If you have been following the Chicano Cuisine guys, the homegrown chefs who have embraced Mexican American cooking that represents the tastes of Los Angeles, you know that their restaurants are some of the most vibrant in town at the moment, as happy to embrace the churro as an elaborate Oaxacan mole, their mom's barbacoa as a plate of marinated clams. Carlos Salgado, Ray Garcia and Wes Avila have all placed on top 10 lists, earned national attention for their creative dishes and cooked in festivals around the U.S. and Mexico.
To the list, you should probably add Thomas Ortega, a veteran of Spago,
If you visit both restaurants, it is easy enough to see them as two sides of Ortega's personality, or more to the point as the tiny devil and angel sitting on his shoulders as if he were in an old Tom and Jerry cartoon.
At Playa Amor, there is a careful take on the Sinaloan slow-grilled fish dish pescado zarandeado, made with sea bass instead of snook. At Amor y Tacos, there are melting slabs of pork belly glazed with Mexican Coke. Playa Amor features a lovely plate of spaghetti sauced with puréed roasted Hatch chiles enriched with garlic, pecorino and cream. Amor y Tacos is famous for Ortega's interpretation of Dodger Stadium's infamous Doyer Dog, a full pound of crisp-skinned hot dog on an oversized bun wetted with short-rib chile, mayonnaise and mustard. Playa Amor serves a version of Thai mussels in which the curry is spiked with green mole; Amor y Tacos, fried calamari frosted with smoky-sweet chile sauce.
Although most of the dishes are the same at both restaurants, including crunchy toasted grasshoppers spritzed with lime, tiny Brussels sprouts charred into caramelized submission, and the same lovely, long-cooked short-rib birria that tops the Doyer Dog, the personality of each menu is almost as distinct as the difference between Amor y Tacos' dark dining room lined with wrestling posters and the double-height glass walls of Playa Amor, looking out onto a pond.
Does a bracing, spicy michelada mean something different in a Cerritos strip-mall restaurant hard by a martial arts dojo than it does in an marina-adjacent mall steps from a Pilates studio? Does an ear of blackened, chile-sprinkled street corn read differently in a restaurant whose customers may never have seen grilled corn on an actual street than it does in a place where the phrase "elote man corn" inspires nostalgia? Do people who hang out on boats expect to see kale, charred octopus and Soyrizo when they go out for lunch?
The menu at Amor y Tacos describes Ortega's cooking as Pocho Cuisine. (You can think of it as a cheerfully lowbrow angle on what Taco Maria's Carlos Salgado calls Chicano Cuisine.) Ortega serves fideo, the tomatoey noodle soup at the heart of Mexican American moms' cooking; a homey Caesar salad; and grandmother-style fried tacos filled with ground beef, shredded lettuce and crumbled cotija cheese. I am not sure why, but I kind of love the chilaquiles he makes with Doritos, in which the chips dissolve into the chile, adding a high note of the toasted-corn funkiness you smell every time you open a bag. (There are shards of the house's sturdy fried tortillas in the mix to add the necessary crunch.)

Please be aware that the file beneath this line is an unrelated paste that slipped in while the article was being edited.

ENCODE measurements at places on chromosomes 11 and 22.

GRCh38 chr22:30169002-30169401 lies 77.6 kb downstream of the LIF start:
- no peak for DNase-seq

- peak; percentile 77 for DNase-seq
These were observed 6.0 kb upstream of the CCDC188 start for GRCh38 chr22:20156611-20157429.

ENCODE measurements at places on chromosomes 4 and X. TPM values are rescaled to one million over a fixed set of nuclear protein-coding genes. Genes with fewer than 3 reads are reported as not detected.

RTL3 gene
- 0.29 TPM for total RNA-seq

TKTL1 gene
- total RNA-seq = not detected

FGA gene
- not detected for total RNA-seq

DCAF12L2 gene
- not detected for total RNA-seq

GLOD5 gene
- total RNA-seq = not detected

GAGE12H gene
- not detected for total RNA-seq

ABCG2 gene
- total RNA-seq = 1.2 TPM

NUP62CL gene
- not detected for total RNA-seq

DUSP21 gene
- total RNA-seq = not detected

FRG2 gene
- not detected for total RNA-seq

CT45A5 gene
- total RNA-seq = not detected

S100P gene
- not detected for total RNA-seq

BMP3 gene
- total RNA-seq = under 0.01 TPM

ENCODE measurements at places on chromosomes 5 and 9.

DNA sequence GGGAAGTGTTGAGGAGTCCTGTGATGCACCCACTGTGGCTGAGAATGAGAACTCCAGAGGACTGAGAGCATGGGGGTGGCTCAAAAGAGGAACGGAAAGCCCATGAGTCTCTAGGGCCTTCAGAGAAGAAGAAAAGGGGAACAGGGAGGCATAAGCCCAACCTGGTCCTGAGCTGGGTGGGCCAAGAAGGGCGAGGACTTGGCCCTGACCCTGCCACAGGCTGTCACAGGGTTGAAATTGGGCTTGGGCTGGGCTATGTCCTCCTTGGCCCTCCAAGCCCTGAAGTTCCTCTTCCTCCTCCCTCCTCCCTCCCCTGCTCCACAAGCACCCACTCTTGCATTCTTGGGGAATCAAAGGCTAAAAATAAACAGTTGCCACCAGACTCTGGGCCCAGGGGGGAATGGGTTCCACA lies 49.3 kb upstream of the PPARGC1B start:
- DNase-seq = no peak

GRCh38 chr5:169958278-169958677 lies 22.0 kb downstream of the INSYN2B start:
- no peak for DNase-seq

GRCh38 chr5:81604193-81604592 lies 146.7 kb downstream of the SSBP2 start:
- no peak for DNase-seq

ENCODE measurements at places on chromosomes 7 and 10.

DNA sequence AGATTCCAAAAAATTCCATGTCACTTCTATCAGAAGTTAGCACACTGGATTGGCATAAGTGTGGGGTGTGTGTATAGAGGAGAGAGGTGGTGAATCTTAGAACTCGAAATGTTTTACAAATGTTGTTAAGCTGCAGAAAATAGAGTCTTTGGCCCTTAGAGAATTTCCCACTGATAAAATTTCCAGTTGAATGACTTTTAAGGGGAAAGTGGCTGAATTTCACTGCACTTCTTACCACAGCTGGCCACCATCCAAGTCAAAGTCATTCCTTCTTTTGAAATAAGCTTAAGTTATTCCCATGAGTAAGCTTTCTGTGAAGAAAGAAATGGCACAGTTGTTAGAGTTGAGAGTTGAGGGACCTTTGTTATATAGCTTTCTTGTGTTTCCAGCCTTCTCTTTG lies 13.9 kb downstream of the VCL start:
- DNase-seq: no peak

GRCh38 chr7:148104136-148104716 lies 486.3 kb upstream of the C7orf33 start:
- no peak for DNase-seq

You can get tacos stuffed with the usual carnitas, carne asada and battered fish at both restaurants, but where Playa Amor offers tacos with Soyrizo and potatoes, Amor y Tacos has delicious tacos stuffed with rajas, with leathery strips of burnt cheese — and even with hoisin sauce, pickles and roast duck, a clever backward play on the pancake-wrapped Beijing duck bundles you find at Chinese restaurants.
Both restaurants feature a tortilla maker working her comal just inside the front door — the scent is irresistible, and the fresh, hot tortillas are swell. Both restaurants are most famous for their mole tot poutine, which is a mass of freshly fried tater tots mixed up with black mole, crunchy aromatics and a molten mass of Oaxacan cheese.
But finally, at Playa Amor, you can spend an afternoon drinking Negra Modelo and noshing on Ortega's Mexican/Southern shrimp and grits, made with house-ground hominy; chicken mole where the crisped bird instead of the Oaxacan sauce is the star; or the kind of pork belly nachos where you end up leaving most of the bland, salty pork belly on the side of the plate.
You will want to try the riff on the famous lobsters in Puerto Nuevo, the seaside village a few minutes south of Tijuana whose streets are lined with restaurants selling the dish. He uses Maine lobsters instead of the Baja spiny lobsters, and he fries them a little less intensely than they tend to in Puerto Nuevo, but they are juicy and delicious, served with salsa, freshly made tortillas, and a slosh of melted butter. If you have ever wondered why Puerto Nuevo lobster isn't as easy to find in Southern California as Baja specialties like Caesar salad, fish tacos and clam cocktails, the version at Playa Amor will make you as happy as the churros you are inevitably going to get for dessert.
Amor y Tacos
13333 South St., Cerritos, (562) 860-2667, amorytacos.com.
Starters $5-$12; tacos $12.75 (for three); main courses $13.50-$21; desserts $8.
11 a.m. to 10 p.m. Mondays to Thursdays; 11 a.m. to 1 a.m. Fridays and Saturdays; 10 a.m. to 9 p.m. Sundays. Credit cards accepted. Full bar. Lot parking.
Mole tot poutine; burnt-cheese tacos; Doritos chilaquiles; chile verde.
6527 E. Pacific Coast Highway, Long Beach, (562) 430-2667, www,playaamorlb.com.
Starters $8-$15; tacos $11-$15.75 (for three); main courses $12-$42; desserts $7.
11:30 a.m. to 10 p.m. Mondays to Thursdays; 11:30 a.m. to midnight Fridays and Saturdays; 10 a.m. to 9 p.m. Sundays. Credit cards accepted. Full bar. Lot parking.
Shrimp and grits; beef short rib birria; Puerto Nuevo-style lobster.